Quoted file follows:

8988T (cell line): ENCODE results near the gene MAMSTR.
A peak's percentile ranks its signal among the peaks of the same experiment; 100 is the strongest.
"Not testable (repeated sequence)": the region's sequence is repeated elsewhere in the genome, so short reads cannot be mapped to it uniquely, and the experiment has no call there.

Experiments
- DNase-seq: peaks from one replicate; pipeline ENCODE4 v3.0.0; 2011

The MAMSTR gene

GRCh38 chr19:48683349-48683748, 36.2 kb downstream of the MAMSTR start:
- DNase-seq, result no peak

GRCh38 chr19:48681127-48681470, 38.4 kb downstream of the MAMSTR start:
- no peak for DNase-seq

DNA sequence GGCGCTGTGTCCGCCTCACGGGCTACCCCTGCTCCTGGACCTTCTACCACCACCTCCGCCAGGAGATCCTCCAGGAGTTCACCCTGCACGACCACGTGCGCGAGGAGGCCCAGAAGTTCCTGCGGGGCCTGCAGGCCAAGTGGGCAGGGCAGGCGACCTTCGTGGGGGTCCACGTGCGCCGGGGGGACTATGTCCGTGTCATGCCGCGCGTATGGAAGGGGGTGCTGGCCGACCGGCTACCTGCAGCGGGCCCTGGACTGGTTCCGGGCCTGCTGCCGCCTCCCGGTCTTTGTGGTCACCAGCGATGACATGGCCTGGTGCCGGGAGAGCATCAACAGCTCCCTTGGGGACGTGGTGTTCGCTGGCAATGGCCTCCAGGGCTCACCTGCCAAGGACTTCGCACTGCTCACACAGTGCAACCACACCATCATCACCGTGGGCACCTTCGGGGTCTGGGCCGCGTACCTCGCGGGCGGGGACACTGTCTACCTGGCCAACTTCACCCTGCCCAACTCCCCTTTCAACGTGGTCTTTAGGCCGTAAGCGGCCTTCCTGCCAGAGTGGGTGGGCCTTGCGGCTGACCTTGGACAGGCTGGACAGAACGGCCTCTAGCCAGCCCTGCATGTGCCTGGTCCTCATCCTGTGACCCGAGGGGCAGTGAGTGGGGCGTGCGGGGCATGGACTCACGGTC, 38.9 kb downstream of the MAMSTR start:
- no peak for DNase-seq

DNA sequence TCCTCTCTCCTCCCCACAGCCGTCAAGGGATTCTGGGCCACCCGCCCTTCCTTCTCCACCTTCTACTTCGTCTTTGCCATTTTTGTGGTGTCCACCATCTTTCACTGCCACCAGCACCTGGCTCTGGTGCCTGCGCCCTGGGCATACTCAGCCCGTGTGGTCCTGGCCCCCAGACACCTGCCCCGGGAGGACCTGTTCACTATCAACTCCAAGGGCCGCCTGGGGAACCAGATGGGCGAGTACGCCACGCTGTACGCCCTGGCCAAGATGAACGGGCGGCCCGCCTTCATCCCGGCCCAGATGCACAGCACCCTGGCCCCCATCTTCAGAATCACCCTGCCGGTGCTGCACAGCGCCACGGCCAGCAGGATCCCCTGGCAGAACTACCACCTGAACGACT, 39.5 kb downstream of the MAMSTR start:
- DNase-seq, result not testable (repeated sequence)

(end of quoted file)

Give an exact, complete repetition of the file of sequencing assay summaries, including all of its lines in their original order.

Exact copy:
8988T (cell line): ENCODE results near the gene MAMSTR.
A peak's percentile ranks its signal among the peaks of the same experiment; 100 is the strongest.
"Not testable (repeated sequence)": the region's sequence is repeated elsewhere in the genome, so short reads cannot be mapped to it uniquely, and the experiment has no call there.

Experiments
- DNase-seq: peaks from one replicate; pipeline ENCODE4 v3.0.0; 2011

The MAMSTR gene

GRCh38 chr19:48683349-48683748, 36.2 kb downstream of the MAMSTR start:
- DNase-seq, result no peak

GRCh38 chr19:48681127-48681470, 38.4 kb downstream of the MAMSTR start:
- no peak for DNase-seq

DNA sequence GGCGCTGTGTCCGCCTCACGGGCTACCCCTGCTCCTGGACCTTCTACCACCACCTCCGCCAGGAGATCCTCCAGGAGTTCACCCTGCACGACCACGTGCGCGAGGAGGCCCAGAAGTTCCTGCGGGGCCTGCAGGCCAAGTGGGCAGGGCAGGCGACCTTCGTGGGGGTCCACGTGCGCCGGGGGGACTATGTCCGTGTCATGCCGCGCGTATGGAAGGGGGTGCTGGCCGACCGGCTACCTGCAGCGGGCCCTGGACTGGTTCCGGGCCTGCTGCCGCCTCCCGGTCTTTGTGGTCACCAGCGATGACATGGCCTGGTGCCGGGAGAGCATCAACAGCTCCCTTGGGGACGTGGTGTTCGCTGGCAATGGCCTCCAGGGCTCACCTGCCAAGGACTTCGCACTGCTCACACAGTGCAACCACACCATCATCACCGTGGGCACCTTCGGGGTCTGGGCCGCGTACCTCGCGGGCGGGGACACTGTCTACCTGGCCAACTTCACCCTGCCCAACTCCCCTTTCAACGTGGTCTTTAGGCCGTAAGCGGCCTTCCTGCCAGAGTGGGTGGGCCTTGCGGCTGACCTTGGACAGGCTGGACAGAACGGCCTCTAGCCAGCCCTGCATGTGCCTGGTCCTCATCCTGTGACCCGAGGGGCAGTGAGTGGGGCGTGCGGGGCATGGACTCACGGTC, 38.9 kb downstream of the MAMSTR start:
- no peak for DNase-seq

DNA sequence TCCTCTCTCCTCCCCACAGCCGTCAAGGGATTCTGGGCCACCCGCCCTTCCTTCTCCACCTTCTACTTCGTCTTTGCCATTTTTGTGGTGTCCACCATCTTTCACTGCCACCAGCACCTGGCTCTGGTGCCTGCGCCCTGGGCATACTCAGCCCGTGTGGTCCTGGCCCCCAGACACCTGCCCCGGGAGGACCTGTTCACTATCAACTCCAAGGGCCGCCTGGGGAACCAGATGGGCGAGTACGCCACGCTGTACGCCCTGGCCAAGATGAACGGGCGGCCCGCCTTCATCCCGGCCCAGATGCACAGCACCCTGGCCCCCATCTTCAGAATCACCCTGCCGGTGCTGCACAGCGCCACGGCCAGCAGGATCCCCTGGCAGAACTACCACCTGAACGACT, 39.5 kb downstream of the MAMSTR start:
- DNase-seq, result not testable (repeated sequence)